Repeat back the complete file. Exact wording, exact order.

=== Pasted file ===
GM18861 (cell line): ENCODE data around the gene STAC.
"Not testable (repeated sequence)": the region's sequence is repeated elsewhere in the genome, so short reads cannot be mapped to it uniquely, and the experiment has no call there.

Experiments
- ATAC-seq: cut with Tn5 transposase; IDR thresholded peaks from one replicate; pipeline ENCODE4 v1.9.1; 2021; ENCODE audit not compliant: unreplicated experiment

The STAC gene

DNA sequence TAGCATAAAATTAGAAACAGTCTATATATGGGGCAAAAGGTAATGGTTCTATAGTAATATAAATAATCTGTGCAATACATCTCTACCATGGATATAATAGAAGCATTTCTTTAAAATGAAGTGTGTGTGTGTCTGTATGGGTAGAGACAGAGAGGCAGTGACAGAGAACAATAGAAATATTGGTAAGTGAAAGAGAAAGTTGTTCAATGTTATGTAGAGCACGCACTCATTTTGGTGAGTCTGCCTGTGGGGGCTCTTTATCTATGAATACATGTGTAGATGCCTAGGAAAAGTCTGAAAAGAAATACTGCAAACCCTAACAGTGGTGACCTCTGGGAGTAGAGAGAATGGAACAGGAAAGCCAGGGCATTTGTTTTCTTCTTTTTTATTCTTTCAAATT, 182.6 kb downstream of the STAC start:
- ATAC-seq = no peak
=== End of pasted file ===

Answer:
GM18861 (cell line): ENCODE data around the gene STAC.
"Not testable (repeated sequence)": the region's sequence is repeated elsewhere in the genome, so short reads cannot be mapped to it uniquely, and the experiment has no call there.

Experiments
- ATAC-seq: cut with Tn5 transposase; IDR thresholded peaks from one replicate; pipeline ENCODE4 v1.9.1; 2021; ENCODE audit not compliant: unreplicated experiment

The STAC gene

DNA sequence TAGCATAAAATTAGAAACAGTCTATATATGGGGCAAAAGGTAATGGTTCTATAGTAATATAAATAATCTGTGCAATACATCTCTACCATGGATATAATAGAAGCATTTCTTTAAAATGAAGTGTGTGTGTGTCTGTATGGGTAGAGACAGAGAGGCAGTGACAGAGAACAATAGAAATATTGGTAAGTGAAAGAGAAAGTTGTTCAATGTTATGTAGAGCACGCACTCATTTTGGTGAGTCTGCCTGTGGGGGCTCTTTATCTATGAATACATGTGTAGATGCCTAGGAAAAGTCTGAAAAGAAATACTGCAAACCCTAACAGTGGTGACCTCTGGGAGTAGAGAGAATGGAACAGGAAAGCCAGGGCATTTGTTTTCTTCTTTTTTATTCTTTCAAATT, 182.6 kb downstream of the STAC start:
- ATAC-seq = no peak